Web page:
18 February 2014
Did you clean up your garden last fall; beds all cut back and mulched, leaves shredded and decomposing in a compost pile? Or have you left the perennial debris and leaves, all crushed down now into a pile of mush lying on the beds? Either way, you can see what is left standing and it is time to do some pruning.
With a more open view and no distracting bloom all around, it is easy to see where removal is needed. Crossed branches on the Japanese maples, broken limbs dangling up in the beech and oak trees, water sprouts and suckers on the shasta viburnums and the crabapples; all are more obvious now.
Work on ornamentals and yard trees to improve shape, prevent disease and repair damage. Face the fact that it may be time to remove trees and shrubs which are overcrowded. Decide the winner and remove the competition. Do some ‘cross-your-heart’ pruning; that is, lift and separate. An obvious indication of overcrowding is plants branching on one side and leaning way out to get a bit of sun. If they are small enough, transplant to a more open location; if large enough, remove some lower limbs to make a higher shade canopy. If they can’t reach a mature height and can’t be tamed to continue at a reduced size, cut them down. They won’t be missed and all will look better and be healthier in the long run.
To help my weeping Japanese maples, I often use separators, a flat stake cut to the length of the space I want to open with a fork or ‘V’ cut into each end or use commercially available plastic separators. Place them where they can open the space between the weeping branches. I sometimes lie under the tree and remove branches which can’t compete for sunlight and I stake one of the top most branches to lift the new growth several inches.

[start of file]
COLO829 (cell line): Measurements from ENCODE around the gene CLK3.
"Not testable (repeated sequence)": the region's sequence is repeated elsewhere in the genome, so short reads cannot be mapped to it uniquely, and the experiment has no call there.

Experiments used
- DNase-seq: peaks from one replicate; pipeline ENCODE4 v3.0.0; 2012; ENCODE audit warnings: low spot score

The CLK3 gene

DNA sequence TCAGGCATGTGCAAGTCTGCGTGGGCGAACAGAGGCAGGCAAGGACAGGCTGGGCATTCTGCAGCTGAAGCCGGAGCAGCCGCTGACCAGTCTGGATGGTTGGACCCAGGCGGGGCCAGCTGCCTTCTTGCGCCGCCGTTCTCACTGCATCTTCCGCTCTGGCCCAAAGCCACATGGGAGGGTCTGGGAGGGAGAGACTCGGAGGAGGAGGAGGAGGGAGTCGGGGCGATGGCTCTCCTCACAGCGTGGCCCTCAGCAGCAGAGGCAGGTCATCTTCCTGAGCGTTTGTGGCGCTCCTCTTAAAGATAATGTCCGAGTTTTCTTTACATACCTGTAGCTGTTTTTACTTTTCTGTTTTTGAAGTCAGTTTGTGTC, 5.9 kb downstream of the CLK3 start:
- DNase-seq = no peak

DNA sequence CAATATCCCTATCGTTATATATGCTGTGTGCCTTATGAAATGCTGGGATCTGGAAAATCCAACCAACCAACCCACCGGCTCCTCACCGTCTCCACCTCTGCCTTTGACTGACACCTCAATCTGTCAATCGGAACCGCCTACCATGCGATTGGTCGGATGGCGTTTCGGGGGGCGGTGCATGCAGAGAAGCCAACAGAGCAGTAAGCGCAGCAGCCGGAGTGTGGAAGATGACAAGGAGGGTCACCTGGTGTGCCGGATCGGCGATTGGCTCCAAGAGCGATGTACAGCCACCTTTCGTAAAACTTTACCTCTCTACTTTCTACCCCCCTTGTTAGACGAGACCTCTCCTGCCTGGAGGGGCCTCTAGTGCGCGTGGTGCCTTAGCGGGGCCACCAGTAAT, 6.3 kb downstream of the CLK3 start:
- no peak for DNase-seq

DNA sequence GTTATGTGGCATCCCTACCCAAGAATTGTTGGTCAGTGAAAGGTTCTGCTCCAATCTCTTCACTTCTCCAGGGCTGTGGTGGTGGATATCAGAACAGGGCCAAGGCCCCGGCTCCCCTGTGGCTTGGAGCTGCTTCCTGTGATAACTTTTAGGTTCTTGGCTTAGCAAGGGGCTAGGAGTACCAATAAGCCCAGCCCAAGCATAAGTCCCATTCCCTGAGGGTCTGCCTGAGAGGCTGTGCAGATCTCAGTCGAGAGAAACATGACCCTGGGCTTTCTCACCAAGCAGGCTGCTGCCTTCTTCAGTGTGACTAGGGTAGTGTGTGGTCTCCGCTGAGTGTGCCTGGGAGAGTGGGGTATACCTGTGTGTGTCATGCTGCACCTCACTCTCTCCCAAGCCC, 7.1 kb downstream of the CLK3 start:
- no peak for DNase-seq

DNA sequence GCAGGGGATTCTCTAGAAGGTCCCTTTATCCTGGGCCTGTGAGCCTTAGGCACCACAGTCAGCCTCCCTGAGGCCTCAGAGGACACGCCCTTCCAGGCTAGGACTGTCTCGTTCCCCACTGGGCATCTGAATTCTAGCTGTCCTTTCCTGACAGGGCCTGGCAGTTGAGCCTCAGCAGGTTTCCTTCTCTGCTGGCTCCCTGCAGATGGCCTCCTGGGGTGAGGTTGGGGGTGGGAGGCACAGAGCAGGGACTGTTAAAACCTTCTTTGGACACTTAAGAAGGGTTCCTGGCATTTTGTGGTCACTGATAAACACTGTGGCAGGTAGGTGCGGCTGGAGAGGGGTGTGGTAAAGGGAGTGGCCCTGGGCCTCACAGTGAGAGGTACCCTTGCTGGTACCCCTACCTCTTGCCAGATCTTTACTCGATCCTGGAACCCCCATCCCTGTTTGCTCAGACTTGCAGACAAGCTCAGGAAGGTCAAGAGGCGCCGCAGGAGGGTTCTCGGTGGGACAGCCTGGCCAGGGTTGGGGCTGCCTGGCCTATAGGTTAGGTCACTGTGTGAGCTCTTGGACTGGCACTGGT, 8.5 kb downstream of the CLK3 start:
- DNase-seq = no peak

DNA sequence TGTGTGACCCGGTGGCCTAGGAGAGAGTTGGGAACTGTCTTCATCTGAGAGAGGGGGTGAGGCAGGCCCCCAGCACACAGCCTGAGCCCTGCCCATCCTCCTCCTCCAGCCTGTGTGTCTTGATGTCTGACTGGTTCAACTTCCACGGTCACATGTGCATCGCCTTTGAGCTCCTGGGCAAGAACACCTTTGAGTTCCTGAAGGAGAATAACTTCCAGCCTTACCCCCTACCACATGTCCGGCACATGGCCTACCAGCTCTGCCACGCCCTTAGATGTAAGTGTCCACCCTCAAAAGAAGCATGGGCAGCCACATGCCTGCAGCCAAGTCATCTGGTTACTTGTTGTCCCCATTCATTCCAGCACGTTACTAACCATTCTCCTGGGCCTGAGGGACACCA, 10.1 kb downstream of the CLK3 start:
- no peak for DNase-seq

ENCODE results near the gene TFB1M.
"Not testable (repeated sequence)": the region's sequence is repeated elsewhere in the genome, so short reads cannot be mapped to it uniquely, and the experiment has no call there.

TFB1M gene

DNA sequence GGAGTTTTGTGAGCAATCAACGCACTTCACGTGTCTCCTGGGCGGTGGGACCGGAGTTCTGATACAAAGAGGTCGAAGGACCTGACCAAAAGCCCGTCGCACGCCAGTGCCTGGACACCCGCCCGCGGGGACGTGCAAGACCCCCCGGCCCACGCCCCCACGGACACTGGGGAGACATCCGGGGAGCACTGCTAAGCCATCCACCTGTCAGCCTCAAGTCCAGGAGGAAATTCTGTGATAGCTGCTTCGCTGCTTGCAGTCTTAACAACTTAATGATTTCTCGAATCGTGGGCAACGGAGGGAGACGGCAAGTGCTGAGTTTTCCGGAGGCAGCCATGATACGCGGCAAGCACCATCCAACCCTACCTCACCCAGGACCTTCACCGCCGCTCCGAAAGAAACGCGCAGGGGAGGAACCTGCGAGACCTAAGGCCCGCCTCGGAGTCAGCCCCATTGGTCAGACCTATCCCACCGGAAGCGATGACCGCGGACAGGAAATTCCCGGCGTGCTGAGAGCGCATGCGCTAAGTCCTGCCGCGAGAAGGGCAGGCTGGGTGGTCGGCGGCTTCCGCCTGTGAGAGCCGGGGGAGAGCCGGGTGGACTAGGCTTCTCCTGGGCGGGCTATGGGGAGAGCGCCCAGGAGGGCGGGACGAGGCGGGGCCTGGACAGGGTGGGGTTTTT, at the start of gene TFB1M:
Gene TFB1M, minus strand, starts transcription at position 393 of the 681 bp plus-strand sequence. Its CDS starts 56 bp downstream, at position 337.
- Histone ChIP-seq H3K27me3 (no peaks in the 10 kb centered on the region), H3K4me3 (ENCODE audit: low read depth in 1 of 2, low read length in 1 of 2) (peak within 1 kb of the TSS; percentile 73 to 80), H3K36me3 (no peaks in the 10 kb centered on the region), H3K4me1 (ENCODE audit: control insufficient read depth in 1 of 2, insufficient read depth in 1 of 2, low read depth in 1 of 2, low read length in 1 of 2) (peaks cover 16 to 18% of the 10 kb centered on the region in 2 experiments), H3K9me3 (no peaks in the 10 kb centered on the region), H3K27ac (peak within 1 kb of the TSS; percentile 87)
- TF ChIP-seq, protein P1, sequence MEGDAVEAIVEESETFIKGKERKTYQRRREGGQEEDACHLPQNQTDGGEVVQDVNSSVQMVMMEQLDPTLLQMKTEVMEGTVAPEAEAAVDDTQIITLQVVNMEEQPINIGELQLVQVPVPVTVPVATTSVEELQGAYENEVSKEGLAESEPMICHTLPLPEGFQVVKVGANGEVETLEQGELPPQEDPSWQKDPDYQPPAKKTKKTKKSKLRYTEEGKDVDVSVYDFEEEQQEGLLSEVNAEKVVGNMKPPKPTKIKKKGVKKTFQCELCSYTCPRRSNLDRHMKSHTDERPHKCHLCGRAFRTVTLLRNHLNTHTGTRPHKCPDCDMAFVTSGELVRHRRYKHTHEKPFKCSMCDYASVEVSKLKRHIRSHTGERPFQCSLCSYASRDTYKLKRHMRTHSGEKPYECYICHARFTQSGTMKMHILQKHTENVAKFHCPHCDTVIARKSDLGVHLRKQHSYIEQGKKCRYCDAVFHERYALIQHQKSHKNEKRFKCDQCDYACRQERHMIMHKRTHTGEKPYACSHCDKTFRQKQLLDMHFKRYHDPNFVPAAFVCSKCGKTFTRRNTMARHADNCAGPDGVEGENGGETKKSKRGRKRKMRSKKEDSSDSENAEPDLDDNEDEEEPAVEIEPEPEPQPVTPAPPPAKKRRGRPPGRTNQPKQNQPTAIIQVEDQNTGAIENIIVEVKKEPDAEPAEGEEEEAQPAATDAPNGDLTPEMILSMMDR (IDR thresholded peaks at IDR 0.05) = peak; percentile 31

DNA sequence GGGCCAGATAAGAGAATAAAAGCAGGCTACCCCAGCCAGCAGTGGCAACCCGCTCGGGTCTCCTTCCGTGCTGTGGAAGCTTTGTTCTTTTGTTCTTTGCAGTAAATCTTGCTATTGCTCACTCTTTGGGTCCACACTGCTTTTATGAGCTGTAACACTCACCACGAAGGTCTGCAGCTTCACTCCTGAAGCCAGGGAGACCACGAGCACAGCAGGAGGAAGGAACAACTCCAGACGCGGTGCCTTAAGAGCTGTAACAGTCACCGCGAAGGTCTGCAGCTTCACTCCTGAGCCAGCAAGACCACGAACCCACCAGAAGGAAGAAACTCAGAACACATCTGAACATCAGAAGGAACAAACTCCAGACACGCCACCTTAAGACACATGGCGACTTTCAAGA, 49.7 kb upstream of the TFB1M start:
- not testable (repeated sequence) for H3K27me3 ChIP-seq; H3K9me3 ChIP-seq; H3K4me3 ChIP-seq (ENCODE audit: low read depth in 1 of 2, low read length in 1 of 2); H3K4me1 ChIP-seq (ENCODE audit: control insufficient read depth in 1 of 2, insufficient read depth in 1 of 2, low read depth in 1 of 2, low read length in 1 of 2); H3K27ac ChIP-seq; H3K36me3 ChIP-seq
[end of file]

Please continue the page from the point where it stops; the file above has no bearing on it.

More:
I have a row of willows which I prune at a certain height so that the new growth will spurt 8 – 10 feet from the cut and screen out an unwanted view. I try to control an unruly abelia hedge in winter by cutting several feet off of 1/3 of the main stems and then thin it by removing some of the oldest canes. I shape spirea and barberry, take dead stalks out of the lilacs and trim the wonderful ‘Major Wheeler’ red honeysuckle.
Prune with purpose. Deciduous trees show their shape in winter and I work on trees that leaf out early first, such as birch and maple. Examine branches for disease and remove or spray with dormant oil. Remove crossing or broken branches and those growing at too tight an angle with the trunk. Thin the canopy to let in light and always cut to an outward facing bud or branch. Work slowly and stand back from time to time.
Remember to disinfect your tools (10% solution of rubbing alcohol and water; 2 tablespoons/cup) and keep them sharp. Be sure ladders are well placed. Wear eye protection and gloves. Remember that it is always good to work when someone else is around in case of injury.